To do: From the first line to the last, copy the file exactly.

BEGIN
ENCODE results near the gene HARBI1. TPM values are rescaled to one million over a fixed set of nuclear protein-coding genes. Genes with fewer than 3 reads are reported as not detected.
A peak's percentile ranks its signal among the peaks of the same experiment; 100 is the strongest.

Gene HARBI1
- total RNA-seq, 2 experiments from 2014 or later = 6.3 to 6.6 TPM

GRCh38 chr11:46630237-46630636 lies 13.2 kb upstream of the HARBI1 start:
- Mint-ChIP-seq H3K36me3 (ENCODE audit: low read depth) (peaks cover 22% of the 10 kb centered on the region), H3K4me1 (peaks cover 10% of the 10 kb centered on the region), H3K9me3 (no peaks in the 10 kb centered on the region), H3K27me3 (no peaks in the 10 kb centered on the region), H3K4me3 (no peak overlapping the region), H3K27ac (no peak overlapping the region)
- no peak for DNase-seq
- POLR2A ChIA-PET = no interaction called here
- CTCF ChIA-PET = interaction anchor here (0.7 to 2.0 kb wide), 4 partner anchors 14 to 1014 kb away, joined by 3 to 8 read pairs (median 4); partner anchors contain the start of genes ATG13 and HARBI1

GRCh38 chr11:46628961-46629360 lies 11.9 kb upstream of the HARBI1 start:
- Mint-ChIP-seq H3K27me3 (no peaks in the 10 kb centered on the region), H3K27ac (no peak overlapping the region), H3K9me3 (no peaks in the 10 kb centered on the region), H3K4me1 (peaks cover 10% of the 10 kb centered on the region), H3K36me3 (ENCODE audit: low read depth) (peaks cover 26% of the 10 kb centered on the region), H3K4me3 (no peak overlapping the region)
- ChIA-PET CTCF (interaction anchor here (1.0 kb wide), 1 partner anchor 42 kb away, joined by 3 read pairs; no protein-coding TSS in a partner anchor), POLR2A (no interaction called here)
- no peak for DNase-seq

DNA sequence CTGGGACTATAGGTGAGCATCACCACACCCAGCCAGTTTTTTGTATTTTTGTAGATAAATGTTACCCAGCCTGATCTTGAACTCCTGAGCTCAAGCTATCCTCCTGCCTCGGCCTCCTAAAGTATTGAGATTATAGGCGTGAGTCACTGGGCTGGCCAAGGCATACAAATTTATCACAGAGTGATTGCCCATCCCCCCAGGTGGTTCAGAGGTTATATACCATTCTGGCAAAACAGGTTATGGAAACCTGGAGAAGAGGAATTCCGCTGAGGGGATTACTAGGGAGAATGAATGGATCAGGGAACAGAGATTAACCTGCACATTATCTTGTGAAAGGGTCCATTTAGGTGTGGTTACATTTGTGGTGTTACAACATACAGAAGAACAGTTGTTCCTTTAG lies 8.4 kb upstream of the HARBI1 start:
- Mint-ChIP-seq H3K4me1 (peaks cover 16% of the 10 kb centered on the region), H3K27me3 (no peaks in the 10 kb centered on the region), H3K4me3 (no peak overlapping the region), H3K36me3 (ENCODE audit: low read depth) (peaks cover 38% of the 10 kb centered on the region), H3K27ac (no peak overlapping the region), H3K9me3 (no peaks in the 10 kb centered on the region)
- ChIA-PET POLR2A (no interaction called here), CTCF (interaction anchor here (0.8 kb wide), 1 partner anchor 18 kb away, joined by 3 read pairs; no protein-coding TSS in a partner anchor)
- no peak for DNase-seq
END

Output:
ENCODE results near the gene HARBI1. TPM values are rescaled to one million over a fixed set of nuclear protein-coding genes. Genes with fewer than 3 reads are reported as not detected.
A peak's percentile ranks its signal among the peaks of the same experiment; 100 is the strongest.

Gene HARBI1
- total RNA-seq, 2 experiments from 2014 or later = 6.3 to 6.6 TPM

GRCh38 chr11:46630237-46630636 lies 13.2 kb upstream of the HARBI1 start:
- Mint-ChIP-seq H3K36me3 (ENCODE audit: low read depth) (peaks cover 22% of the 10 kb centered on the region), H3K4me1 (peaks cover 10% of the 10 kb centered on the region), H3K9me3 (no peaks in the 10 kb centered on the region), H3K27me3 (no peaks in the 10 kb centered on the region), H3K4me3 (no peak overlapping the region), H3K27ac (no peak overlapping the region)
- no peak for DNase-seq
- POLR2A ChIA-PET = no interaction called here
- CTCF ChIA-PET = interaction anchor here (0.7 to 2.0 kb wide), 4 partner anchors 14 to 1014 kb away, joined by 3 to 8 read pairs (median 4); partner anchors contain the start of genes ATG13 and HARBI1

GRCh38 chr11:46628961-46629360 lies 11.9 kb upstream of the HARBI1 start:
- Mint-ChIP-seq H3K27me3 (no peaks in the 10 kb centered on the region), H3K27ac (no peak overlapping the region), H3K9me3 (no peaks in the 10 kb centered on the region), H3K4me1 (peaks cover 10% of the 10 kb centered on the region), H3K36me3 (ENCODE audit: low read depth) (peaks cover 26% of the 10 kb centered on the region), H3K4me3 (no peak overlapping the region)
- ChIA-PET CTCF (interaction anchor here (1.0 kb wide), 1 partner anchor 42 kb away, joined by 3 read pairs; no protein-coding TSS in a partner anchor), POLR2A (no interaction called here)
- no peak for DNase-seq

DNA sequence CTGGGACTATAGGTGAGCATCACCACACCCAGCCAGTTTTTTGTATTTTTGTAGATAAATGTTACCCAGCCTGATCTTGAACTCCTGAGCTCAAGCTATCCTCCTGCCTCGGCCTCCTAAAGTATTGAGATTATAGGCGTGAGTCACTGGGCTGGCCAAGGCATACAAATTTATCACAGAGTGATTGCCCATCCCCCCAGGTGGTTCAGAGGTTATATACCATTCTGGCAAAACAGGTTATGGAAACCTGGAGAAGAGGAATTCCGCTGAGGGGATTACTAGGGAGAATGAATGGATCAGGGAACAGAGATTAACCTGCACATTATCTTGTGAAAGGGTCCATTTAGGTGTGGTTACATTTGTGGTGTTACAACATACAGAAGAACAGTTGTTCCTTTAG lies 8.4 kb upstream of the HARBI1 start:
- Mint-ChIP-seq H3K4me1 (peaks cover 16% of the 10 kb centered on the region), H3K27me3 (no peaks in the 10 kb centered on the region), H3K4me3 (no peak overlapping the region), H3K36me3 (ENCODE audit: low read depth) (peaks cover 38% of the 10 kb centered on the region), H3K27ac (no peak overlapping the region), H3K9me3 (no peaks in the 10 kb centered on the region)
- ChIA-PET POLR2A (no interaction called here), CTCF (interaction anchor here (0.8 kb wide), 1 partner anchor 18 kb away, joined by 3 read pairs; no protein-coding TSS in a partner anchor)
- no peak for DNase-seq